The visit, by all accounts, went extremely well.  Staats was able to meet influential people in the music business, like Sony executive John Van Meter, as well as connect with a number of well-known and well-connected musicians.  Even at that, getting Staats to commit to cutting an album was anything but a slam dunk.

“When we got back from Nashville, there was a lot of talk about me making a CD,”  Staats says.  “But I really wasn’t interested.  I was happy with the way my life was going.  But Ron kept after me, he told me that there wasn’t any risk because the music company was fronting the money to cut the CD.  So we went back down to Sony Tree Studio on Music Row, right in the middle of downtown Nashville.

“It was a whirlwind.  We were working with people like Kathy Mattea, Sara Evans, Sam Bush of the New Grass Revival, Jerry Douglas, Tim O’Brien – all huge names in country and bluegrass.  And they all wanted to jump in and help us make this CD.”


“It was a whirlwind.  We were working with people like Kathy Mattea, Sara Evans, Sam Bush of the New Grass Revival, Jerry Douglas, Tim O’Brien – all huge names in country and bluegrass.” – Johnny Staats


This was early 2000.  What happened next only adds to the lore that is Johnny Staats.

“We put the CD out, and Sony was shopping it around,” Staats says in his familiar West Virginia twang.  “Well, there was this music store in Nashville – Tower Records – that was actually playing our demo on the floor when a guy from New York City walks in.  He hears the music and immediately asks the store manager about it, and she tells him about me.  Turns out his name is Neill Strauss, and he’s a writer for The New York Times.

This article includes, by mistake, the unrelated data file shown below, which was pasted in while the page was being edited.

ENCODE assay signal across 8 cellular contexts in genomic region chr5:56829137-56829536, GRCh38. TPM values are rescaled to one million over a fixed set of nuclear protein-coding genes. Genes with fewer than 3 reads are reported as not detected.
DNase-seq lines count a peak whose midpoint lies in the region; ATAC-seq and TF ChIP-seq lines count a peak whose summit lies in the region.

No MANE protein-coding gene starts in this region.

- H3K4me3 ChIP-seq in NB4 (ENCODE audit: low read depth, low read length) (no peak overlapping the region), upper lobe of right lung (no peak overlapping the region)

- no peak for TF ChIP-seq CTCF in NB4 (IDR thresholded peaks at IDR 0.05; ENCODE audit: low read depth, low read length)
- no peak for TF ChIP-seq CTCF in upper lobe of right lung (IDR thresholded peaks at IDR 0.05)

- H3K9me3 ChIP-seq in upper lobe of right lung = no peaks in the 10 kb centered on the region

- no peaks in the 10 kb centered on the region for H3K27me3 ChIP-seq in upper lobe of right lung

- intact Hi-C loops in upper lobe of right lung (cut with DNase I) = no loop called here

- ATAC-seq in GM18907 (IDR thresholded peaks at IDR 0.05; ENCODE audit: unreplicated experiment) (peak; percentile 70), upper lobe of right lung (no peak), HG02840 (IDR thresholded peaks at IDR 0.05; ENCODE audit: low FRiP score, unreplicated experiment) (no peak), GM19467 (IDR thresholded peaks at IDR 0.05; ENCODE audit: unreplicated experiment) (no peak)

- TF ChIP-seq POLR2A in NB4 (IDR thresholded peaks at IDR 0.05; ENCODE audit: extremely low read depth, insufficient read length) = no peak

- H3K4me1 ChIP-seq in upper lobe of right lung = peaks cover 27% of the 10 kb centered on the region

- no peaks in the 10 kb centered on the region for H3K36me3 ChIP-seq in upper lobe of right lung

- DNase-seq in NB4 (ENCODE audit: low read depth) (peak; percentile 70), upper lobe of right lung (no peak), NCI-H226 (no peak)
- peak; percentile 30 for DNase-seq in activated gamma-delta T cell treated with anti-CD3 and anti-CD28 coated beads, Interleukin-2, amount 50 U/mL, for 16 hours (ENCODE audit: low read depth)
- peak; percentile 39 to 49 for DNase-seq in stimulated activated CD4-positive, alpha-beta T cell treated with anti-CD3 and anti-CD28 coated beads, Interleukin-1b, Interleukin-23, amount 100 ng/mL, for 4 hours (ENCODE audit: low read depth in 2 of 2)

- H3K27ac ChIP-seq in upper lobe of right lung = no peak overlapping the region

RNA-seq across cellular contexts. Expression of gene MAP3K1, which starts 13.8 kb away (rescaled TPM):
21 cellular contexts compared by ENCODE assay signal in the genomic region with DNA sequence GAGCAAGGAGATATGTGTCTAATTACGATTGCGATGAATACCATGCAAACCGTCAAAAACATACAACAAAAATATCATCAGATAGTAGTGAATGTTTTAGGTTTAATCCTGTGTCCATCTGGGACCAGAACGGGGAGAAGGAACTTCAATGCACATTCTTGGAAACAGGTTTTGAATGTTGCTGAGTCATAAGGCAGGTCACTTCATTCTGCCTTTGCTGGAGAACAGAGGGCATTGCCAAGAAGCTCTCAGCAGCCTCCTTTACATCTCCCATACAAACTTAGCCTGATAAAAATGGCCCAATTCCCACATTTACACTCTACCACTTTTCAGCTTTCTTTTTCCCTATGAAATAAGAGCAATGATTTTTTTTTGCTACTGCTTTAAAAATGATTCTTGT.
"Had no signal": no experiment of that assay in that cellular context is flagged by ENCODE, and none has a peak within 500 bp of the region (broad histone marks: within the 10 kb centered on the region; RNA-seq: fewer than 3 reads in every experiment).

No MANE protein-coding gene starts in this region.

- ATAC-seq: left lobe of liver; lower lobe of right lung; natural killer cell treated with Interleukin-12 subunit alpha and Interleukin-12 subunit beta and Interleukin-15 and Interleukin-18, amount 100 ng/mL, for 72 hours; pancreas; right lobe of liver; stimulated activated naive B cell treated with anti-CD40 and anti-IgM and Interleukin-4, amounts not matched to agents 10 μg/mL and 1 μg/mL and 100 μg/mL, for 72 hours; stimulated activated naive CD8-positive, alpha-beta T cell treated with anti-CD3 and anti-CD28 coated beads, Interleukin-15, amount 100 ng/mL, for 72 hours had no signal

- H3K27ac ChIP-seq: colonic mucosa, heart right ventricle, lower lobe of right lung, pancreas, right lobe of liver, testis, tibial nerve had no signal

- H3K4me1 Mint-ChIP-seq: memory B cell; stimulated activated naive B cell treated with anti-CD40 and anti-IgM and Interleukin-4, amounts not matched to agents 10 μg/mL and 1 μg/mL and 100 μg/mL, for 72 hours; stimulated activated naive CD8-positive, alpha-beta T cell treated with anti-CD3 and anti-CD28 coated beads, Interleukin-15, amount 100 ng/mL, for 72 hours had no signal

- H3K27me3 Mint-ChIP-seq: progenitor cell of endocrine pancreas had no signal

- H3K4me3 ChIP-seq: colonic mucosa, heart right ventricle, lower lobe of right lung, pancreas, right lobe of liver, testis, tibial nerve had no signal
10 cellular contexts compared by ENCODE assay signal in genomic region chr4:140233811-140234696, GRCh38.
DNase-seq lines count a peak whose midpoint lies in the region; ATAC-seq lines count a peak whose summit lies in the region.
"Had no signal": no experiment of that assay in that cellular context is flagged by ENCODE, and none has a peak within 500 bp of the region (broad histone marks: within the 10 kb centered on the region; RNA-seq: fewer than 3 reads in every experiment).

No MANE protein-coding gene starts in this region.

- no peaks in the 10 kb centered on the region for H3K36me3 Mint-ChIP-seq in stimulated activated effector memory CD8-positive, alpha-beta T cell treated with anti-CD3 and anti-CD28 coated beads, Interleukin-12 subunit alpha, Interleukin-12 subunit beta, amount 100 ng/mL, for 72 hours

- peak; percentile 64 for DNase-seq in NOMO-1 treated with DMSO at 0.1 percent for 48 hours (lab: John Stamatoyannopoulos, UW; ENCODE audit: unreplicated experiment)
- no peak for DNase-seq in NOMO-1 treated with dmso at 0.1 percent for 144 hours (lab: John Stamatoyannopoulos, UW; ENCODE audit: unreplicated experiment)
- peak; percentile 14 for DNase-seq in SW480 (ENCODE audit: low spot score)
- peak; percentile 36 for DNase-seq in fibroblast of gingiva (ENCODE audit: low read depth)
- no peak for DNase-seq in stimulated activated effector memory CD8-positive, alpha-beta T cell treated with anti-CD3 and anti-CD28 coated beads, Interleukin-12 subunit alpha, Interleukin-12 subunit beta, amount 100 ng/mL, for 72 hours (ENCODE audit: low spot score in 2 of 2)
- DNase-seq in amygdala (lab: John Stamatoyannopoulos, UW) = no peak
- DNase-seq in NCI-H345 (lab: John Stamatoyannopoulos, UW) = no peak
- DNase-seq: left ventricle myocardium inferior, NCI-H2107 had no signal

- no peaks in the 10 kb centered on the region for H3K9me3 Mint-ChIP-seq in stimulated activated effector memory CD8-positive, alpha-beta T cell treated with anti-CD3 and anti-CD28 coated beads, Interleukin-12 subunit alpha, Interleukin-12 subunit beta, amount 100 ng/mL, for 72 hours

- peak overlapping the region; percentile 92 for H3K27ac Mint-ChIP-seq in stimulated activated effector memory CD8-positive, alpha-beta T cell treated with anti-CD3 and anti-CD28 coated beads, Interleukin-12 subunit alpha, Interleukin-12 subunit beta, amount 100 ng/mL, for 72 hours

“One thing led to another, and he ended up getting my home phone number.  So he calls and introduces himself, tells me he’s a reporter from New York, and that he’d like to come to West Virginia and do a story on me.  I think it’s a prank call, so I hang up on him.  Then he calls back and explains that he wants to follow me around on my truck and feature my music in the Times.  So I call my boss, and he says, ‘I reckon it’s okay, bring him on down.’”

The story, published on February 1, 2000, was titled Bluegrass in a Big Brown Truck.  In a world void of social media, word of the package-delivering, mandolin-playing U.P.S. driver still spread like wildfire.

“Mr. Strauss rode with me on the truck all day,” Staats recalls.  “He was pretty tired when it was all over, because it’s hard work delivering packages.  And right before he left he said something I’ll never forget – he said that my life was getting ready to change.  I didn’t pay any attention to it, honestly.  I just thanked him for coming down and invited him to come back anytime.  As far as I was concerned, that was the end of that.